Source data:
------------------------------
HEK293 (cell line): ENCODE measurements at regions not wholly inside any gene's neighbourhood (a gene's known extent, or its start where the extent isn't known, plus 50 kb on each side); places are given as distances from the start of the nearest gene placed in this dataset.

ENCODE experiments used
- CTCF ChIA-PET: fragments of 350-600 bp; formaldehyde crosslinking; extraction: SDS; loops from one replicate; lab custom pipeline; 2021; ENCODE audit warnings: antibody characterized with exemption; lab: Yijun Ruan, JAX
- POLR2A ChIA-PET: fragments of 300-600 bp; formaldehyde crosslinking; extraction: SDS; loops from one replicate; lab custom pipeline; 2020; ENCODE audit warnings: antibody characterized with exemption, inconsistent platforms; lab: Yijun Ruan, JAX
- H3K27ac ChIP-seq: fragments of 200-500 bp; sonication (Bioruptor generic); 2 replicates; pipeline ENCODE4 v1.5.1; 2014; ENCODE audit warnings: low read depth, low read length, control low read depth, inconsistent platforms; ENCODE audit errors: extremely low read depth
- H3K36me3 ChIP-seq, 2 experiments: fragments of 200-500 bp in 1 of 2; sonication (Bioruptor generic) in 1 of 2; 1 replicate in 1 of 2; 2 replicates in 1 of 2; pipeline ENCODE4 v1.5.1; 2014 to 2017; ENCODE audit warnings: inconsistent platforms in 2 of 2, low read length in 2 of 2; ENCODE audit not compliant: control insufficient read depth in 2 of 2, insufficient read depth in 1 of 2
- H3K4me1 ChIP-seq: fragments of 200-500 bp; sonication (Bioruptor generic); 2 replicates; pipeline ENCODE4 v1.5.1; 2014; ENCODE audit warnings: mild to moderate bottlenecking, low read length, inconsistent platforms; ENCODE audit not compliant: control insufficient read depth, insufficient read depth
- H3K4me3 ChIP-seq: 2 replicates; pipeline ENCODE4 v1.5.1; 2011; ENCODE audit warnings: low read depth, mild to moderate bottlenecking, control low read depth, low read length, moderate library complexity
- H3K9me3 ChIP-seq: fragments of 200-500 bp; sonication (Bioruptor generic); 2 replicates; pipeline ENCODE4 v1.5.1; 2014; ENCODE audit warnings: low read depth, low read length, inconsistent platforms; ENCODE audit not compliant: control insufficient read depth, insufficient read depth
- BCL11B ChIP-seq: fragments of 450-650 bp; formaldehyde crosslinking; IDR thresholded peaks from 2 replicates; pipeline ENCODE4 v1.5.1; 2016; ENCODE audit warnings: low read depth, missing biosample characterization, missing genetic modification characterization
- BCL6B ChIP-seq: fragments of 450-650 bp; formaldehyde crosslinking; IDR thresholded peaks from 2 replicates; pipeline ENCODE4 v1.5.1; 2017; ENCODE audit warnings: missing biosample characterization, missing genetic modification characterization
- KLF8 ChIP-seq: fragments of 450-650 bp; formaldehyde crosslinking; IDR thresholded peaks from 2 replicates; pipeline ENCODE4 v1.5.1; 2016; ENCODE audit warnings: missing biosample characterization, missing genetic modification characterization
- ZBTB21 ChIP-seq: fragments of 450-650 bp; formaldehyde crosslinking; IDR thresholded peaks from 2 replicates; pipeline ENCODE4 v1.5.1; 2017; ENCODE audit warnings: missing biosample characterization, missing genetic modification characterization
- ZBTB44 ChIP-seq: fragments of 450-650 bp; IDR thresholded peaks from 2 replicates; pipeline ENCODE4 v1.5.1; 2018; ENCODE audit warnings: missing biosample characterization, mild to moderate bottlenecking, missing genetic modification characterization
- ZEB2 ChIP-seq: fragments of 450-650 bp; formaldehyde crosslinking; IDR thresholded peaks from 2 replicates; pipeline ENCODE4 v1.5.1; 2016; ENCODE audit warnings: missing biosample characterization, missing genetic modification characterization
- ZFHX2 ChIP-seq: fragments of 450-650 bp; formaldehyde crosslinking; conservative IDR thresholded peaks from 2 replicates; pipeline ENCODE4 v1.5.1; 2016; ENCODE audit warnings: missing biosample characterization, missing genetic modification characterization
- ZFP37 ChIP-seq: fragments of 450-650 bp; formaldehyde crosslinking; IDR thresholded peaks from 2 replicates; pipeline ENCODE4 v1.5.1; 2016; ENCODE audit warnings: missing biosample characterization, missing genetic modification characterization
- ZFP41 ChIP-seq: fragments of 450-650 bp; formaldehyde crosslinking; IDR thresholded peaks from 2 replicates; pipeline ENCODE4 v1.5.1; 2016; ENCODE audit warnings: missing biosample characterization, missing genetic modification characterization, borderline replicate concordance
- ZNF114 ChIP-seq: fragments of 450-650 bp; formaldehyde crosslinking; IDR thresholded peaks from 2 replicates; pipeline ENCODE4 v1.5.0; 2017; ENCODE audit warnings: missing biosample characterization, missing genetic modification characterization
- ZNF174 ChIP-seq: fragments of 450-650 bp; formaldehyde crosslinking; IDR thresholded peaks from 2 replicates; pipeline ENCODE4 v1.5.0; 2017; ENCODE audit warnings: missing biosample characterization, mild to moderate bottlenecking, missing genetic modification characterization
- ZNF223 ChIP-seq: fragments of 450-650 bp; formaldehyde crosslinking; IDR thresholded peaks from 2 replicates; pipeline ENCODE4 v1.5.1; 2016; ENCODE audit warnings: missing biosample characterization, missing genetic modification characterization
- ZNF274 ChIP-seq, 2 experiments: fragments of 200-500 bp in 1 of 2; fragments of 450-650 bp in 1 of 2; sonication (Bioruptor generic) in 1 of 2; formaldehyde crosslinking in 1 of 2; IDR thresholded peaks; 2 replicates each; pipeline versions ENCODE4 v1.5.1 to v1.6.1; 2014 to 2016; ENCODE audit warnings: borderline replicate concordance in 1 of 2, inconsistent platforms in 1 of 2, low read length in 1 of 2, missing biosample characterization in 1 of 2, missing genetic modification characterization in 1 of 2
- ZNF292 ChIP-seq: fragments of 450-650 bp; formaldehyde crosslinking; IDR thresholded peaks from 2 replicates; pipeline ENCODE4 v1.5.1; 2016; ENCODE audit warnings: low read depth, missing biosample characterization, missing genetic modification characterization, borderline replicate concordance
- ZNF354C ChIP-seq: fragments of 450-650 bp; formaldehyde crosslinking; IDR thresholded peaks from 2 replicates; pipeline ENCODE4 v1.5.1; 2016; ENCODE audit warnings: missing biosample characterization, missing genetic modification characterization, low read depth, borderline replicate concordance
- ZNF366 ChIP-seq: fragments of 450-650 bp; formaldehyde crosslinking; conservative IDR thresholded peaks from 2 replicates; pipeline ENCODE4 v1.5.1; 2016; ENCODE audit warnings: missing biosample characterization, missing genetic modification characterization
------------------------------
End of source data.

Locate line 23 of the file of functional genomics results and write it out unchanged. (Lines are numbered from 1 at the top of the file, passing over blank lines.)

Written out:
- ZNF292 ChIP-seq: fragments of 450-650 bp; formaldehyde crosslinking; IDR thresholded peaks from 2 replicates; pipeline ENCODE4 v1.5.1; 2016; ENCODE audit warnings: low read depth, missing biosample characterization, missing genetic modification characterization, borderline replicate concordance